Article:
- Copyright ©2005. The American Association of Petroleum Geologists/Division of Environmental Geosciences. All rights reserved.
The variation of carbon dioxide in the Cospuden–Zwenkau dump, in the southwest of Leipzig in Saxony, Germany, is caused by a variety of reasons, some having to do with the different types of residual mining spoils used as lower and upper dump materials, and some having to do with the dynamical evolution of conditions both within the dump and externally as time progresses.
The purpose of this article is to show how one can quantitatively handle such variations of external and internal conditions, even when one does not know with precision whether, for instance, a leak exists and the fraction of gas it can leak. Nevertheless, one can construct model behaviors that allow the exploration of the probable consequences of such likely leaks. In addition, the variation of the lake-level pressure, the variation of the seasonal swing of temperature, and the variation in the availability of the supply of carbon dioxide are all factors that one can investigate to determine their influence on the saturation of carbon dioxide in the dump waters, the amount of free-phase gas that one anticipates to be in the dump, and the potential loss of carbon dioxide from the dump to the atmosphere. Results of such investigations are presented here so that one can determine the influence of each factor in the potential release of carbon dioxide and also the residual free-phase gas still trapped in the dump, as well as the amount still in solution with water. The general procedures are applicable to any dump involved in carbon dioxide generation and/or release.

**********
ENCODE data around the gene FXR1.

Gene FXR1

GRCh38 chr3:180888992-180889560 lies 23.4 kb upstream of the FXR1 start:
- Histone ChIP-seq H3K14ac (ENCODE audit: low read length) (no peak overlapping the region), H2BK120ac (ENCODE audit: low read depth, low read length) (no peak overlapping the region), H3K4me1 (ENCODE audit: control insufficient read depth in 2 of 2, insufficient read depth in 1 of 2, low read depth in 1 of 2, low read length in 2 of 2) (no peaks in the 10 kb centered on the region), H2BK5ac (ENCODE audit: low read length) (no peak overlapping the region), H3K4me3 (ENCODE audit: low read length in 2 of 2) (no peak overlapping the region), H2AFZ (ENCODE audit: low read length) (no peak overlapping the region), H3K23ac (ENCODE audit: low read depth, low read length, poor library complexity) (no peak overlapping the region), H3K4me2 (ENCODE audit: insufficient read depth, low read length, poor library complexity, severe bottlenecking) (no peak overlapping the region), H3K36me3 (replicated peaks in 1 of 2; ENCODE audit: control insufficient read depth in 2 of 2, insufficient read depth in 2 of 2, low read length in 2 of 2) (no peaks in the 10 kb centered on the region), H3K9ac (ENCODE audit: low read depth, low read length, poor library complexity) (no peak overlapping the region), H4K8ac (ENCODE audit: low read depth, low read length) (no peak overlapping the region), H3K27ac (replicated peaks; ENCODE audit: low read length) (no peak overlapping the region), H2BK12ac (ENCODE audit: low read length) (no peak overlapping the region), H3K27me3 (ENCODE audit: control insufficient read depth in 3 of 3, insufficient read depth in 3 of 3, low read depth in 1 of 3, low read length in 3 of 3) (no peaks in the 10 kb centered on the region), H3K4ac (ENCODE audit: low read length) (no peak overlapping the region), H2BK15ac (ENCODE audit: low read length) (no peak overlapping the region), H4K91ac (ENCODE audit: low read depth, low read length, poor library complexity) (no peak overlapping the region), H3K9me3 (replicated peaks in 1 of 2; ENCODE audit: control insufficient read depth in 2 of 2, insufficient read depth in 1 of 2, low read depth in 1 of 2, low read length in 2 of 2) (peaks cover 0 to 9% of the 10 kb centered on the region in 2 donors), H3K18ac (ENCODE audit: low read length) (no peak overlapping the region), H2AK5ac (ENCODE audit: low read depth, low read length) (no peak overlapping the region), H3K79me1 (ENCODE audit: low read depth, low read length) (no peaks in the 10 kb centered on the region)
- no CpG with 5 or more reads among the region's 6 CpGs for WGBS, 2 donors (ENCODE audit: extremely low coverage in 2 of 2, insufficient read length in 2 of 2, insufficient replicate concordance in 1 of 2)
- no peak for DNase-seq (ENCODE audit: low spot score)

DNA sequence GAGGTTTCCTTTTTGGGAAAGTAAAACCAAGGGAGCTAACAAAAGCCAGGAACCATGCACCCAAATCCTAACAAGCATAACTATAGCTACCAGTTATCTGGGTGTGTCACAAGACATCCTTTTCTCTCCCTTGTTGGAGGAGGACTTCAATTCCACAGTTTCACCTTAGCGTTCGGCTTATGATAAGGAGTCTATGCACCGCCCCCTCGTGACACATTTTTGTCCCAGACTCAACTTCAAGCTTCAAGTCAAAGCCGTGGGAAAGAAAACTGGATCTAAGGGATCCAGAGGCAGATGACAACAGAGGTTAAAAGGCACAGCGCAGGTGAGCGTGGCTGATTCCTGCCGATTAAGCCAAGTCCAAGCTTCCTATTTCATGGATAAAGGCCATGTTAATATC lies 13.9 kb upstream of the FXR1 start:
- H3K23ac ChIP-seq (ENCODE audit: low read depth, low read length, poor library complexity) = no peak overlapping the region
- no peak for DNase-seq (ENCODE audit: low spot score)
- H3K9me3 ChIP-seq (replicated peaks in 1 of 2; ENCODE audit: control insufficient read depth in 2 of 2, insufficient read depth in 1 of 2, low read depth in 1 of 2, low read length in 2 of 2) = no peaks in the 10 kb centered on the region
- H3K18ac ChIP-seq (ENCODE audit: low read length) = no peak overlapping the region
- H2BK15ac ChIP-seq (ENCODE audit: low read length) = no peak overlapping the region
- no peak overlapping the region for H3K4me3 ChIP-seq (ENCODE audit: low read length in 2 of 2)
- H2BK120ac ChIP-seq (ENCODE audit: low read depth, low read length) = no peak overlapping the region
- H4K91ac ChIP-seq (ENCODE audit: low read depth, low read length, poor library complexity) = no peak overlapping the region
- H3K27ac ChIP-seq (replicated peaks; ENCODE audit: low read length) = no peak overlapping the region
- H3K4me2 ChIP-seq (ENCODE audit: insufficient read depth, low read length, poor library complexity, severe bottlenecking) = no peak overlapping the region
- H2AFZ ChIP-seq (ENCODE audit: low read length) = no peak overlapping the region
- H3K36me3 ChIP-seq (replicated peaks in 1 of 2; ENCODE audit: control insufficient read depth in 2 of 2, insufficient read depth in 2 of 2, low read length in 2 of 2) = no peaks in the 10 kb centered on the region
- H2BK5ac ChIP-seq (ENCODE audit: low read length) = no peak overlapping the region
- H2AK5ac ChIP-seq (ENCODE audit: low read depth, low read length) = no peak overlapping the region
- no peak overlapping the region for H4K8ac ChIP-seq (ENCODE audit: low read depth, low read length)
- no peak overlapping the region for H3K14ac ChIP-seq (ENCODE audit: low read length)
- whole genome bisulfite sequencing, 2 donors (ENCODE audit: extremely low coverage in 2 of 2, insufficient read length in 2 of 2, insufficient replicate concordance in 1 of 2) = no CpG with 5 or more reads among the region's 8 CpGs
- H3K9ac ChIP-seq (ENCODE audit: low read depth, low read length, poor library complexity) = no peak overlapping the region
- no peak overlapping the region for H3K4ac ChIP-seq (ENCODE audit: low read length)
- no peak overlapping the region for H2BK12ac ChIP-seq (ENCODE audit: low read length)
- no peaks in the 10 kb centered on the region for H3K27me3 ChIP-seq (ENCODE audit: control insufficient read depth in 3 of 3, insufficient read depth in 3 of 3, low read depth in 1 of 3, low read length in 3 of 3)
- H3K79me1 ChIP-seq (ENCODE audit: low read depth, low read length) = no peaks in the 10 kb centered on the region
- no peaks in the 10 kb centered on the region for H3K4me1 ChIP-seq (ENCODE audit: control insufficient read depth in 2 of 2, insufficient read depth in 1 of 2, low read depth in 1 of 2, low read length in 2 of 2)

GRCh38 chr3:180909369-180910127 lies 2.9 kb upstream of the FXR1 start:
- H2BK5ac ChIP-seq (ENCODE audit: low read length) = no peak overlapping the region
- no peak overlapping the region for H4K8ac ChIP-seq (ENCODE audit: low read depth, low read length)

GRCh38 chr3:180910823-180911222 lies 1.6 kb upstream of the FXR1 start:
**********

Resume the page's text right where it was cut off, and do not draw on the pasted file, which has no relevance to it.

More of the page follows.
W. Glaesser is a university professor at the University of Leipzig and a senior scientist for environmental mining problems at the Umwelt Forschungs Zentrum of Halle–Wittenberg. His main interests are hydrogeology and environmental contamination on which subjects he has several publications.I. Lerche is currently the Deutsche Akademische Austausch Dienst Visiting Professor at the University of Leipzig. His main interests are risk and hazard assessment in the hydrocarbon and environmental areas. He has published extensively on many aspects of these problems and other geology problems, with 18 books currently in print.